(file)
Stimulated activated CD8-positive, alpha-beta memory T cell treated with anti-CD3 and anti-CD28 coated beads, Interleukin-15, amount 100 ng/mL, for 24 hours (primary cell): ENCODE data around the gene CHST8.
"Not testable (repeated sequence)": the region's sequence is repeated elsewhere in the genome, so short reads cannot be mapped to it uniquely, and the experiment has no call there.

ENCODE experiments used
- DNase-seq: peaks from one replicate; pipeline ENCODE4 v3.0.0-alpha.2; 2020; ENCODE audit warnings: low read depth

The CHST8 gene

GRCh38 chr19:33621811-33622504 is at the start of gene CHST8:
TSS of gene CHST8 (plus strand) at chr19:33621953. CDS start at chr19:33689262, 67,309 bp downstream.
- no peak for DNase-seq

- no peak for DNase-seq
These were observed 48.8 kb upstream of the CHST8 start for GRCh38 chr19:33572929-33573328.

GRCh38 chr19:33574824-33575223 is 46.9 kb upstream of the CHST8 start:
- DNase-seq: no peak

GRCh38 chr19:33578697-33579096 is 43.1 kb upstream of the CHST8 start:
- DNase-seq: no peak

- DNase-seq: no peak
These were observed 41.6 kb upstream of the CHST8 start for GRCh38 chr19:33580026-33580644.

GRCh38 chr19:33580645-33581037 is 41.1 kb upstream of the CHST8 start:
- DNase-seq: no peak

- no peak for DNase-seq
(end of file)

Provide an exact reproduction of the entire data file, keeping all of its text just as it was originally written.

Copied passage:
Stimulated activated CD8-positive, alpha-beta memory T cell treated with anti-CD3 and anti-CD28 coated beads, Interleukin-15, amount 100 ng/mL, for 24 hours (primary cell): ENCODE data around the gene CHST8.
"Not testable (repeated sequence)": the region's sequence is repeated elsewhere in the genome, so short reads cannot be mapped to it uniquely, and the experiment has no call there.

ENCODE experiments used
- DNase-seq: peaks from one replicate; pipeline ENCODE4 v3.0.0-alpha.2; 2020; ENCODE audit warnings: low read depth

The CHST8 gene

GRCh38 chr19:33621811-33622504 is at the start of gene CHST8:
TSS of gene CHST8 (plus strand) at chr19:33621953. CDS start at chr19:33689262, 67,309 bp downstream.
- no peak for DNase-seq

- no peak for DNase-seq
These were observed 48.8 kb upstream of the CHST8 start for GRCh38 chr19:33572929-33573328.

GRCh38 chr19:33574824-33575223 is 46.9 kb upstream of the CHST8 start:
- DNase-seq: no peak

GRCh38 chr19:33578697-33579096 is 43.1 kb upstream of the CHST8 start:
- DNase-seq: no peak

- DNase-seq: no peak
These were observed 41.6 kb upstream of the CHST8 start for GRCh38 chr19:33580026-33580644.

GRCh38 chr19:33580645-33581037 is 41.1 kb upstream of the CHST8 start:
- DNase-seq: no peak

- no peak for DNase-seq